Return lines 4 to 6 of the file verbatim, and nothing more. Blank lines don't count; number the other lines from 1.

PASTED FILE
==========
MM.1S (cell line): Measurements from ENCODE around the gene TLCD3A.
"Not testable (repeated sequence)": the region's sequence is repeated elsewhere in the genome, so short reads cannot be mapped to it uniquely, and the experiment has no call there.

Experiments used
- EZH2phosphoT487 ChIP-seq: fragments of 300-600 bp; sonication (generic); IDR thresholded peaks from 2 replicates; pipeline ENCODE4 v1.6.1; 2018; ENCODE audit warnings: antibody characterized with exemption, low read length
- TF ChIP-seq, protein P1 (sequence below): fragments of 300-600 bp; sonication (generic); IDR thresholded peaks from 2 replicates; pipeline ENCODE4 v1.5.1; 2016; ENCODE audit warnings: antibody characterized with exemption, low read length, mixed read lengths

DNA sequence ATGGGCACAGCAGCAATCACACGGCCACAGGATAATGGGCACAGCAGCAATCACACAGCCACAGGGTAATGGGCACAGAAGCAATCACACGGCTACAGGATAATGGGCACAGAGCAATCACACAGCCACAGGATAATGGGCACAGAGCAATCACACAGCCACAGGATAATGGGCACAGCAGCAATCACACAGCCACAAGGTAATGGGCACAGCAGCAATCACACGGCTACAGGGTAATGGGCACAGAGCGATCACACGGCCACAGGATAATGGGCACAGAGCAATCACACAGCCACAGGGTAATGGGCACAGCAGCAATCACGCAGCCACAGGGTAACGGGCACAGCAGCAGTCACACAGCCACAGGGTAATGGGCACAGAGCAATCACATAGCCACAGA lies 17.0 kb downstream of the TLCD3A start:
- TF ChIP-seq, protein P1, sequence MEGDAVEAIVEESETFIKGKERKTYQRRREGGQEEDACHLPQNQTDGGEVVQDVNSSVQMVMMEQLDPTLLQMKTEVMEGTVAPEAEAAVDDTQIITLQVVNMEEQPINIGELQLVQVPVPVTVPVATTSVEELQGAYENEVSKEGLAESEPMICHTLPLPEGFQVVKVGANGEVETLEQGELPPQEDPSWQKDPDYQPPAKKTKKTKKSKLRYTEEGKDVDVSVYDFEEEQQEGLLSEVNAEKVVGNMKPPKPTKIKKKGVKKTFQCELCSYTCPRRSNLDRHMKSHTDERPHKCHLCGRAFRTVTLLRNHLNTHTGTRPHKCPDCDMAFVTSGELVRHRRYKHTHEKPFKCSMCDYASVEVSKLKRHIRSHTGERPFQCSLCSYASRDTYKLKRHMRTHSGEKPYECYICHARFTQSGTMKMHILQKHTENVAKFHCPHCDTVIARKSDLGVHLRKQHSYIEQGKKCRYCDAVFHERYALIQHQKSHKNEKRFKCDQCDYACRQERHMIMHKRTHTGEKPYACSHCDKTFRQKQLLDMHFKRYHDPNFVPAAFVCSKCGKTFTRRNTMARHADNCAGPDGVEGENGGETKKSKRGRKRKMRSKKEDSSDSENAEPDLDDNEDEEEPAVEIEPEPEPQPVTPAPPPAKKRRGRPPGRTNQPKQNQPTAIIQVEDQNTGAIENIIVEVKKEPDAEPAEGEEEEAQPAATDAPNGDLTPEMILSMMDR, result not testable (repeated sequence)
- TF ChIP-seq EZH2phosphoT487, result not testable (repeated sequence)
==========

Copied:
- EZH2phosphoT487 ChIP-seq: fragments of 300-600 bp; sonication (generic); IDR thresholded peaks from 2 replicates; pipeline ENCODE4 v1.6.1; 2018; ENCODE audit warnings: antibody characterized with exemption, low read length
- TF ChIP-seq, protein P1 (sequence below): fragments of 300-600 bp; sonication (generic); IDR thresholded peaks from 2 replicates; pipeline ENCODE4 v1.5.1; 2016; ENCODE audit warnings: antibody characterized with exemption, low read length, mixed read lengths

DNA sequence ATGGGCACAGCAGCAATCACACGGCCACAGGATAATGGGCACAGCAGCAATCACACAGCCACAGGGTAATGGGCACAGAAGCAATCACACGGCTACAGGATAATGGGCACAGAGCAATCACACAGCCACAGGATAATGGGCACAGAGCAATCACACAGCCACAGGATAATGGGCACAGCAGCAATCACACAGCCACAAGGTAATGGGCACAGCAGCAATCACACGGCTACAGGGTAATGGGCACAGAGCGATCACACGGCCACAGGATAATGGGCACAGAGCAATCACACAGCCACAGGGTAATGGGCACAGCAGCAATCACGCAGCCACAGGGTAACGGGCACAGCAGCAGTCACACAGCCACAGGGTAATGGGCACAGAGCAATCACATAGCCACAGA lies 17.0 kb downstream of the TLCD3A start: